I know it can be quite frustrating, not to mention disheartening when that happens. Don't despair. Make peace with yourself and move on. Perhaps, they are not ready to accept you and perhaps they may never be. Their acceptance is not relevant but Allah's acceptance is. Just make dua for them and leave everything in His Hands.
" Say, "O My servants who have transgressed against themselves [by sinning], do not despair of the mercy of Allah . Indeed, Allah forgives all sins. Indeed, it is He who is the Forgiving, the Merciful."
Also, sometimes, even though we have committed a particular mistake in the past, we may not able to stop or prevent others, especially our loved ones from committing the same mistake, as much as we want to. Perhaps like us, they are meant to make those mistakes so that they can learnt from it. It may be a bitter pill to swallow for them at first but they will remember well then after.
One more thing. Treat others as how we would like to be treated. As much as we dislike our past wrongdoings be thrown back in our faces, don't remind others of their past mistakes when they are trying very hard to change.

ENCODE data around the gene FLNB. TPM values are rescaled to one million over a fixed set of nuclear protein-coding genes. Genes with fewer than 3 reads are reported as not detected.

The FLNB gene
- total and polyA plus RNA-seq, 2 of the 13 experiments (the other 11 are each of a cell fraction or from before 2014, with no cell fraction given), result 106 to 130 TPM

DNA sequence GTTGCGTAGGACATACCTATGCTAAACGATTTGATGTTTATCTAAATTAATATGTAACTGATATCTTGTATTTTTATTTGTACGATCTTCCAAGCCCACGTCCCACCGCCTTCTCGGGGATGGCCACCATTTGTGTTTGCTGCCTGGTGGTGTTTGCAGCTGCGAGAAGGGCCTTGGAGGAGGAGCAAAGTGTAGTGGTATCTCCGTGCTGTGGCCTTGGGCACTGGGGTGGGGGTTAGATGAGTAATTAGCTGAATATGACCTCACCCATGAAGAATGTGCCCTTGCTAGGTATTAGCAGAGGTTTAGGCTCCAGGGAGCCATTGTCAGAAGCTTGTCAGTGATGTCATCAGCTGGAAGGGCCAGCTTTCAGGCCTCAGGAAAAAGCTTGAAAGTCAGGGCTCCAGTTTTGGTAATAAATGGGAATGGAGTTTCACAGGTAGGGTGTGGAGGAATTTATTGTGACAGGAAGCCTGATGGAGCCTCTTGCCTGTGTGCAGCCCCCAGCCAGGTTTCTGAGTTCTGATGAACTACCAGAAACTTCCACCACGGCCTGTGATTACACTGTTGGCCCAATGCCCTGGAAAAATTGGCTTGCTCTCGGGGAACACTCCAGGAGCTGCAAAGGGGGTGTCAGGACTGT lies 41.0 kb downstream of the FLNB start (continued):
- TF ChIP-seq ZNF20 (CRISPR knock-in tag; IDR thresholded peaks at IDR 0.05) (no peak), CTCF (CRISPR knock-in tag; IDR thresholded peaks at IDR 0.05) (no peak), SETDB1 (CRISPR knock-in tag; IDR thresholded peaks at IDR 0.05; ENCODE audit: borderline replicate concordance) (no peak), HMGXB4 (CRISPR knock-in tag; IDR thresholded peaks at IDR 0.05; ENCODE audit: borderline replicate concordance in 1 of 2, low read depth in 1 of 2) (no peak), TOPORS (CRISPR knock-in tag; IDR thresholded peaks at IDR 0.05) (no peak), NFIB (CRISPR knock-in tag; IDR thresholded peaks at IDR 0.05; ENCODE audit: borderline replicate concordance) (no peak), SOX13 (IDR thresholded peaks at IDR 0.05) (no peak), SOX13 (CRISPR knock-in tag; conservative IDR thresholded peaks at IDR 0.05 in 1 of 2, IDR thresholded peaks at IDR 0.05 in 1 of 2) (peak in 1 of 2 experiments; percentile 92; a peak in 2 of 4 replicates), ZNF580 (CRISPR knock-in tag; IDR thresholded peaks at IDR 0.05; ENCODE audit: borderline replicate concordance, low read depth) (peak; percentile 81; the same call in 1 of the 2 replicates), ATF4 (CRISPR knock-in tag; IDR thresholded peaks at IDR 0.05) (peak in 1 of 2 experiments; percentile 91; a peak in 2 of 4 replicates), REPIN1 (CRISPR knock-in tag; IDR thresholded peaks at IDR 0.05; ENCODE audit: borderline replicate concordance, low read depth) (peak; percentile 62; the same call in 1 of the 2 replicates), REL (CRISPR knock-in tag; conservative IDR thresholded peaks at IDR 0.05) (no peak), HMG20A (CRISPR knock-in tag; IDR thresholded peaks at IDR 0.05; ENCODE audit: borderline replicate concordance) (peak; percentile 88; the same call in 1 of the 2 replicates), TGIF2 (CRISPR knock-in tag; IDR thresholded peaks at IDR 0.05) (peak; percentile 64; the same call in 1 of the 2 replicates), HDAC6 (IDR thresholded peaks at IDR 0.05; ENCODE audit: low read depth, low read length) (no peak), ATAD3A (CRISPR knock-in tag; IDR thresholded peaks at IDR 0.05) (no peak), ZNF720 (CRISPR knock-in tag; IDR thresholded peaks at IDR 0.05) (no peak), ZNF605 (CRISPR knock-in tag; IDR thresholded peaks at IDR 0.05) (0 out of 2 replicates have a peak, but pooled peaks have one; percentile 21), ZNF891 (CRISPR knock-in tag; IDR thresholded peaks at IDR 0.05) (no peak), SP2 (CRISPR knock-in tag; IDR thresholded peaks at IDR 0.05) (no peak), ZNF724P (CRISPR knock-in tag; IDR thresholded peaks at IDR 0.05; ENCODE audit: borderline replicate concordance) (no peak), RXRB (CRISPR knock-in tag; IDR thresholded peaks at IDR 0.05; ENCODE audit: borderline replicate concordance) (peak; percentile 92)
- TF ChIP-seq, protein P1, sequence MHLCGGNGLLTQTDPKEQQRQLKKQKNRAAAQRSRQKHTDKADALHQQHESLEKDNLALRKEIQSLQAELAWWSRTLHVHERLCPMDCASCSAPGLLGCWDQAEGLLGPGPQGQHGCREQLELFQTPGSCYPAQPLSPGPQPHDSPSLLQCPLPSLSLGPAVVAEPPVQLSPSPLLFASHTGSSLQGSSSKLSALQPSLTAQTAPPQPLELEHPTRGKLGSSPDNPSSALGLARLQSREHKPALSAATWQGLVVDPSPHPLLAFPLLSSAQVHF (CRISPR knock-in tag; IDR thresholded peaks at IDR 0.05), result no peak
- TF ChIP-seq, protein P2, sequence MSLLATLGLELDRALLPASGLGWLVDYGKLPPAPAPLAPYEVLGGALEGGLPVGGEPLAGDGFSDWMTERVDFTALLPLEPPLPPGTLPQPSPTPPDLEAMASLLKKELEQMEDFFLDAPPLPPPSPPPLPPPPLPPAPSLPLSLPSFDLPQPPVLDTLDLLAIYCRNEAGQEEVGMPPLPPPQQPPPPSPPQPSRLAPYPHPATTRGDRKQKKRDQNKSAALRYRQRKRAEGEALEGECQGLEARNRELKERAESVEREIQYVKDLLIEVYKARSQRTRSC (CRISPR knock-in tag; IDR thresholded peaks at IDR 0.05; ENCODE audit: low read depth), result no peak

"O you who have believed, let not a people ridicule [another] people; perhaps they may be better than them; nor let women ridicule [other] women; perhaps they may be better than them. And do not insult one another and do not call each other by [offensive] nicknames. Wretched is the name of disobedience after [one's] faith. And whoever does not repent - then it is those who are the wrongdoers."
Monday, 13 March 2017
― Bruce Lee
Monday, 6 March 2017
― Jo De Raman
The other day, I listened to a dear friend of mine talked about having a balanced life. For me, the topic is so close to my heart as I used to constantly struggle to strike a balance between being a servant of God, a wife, a mother, a daughter, a working person and a friend.
There were times when I felt that I was stretched so thin that I was near breaking point. I felt I was pulled into so many directions that I was losing focus and getting overwhelmed. People's expectations of what and how I should be, proved too much for me to shoulder. It's not easy to strike a balance in ones life, unless you know how and what to prioritize.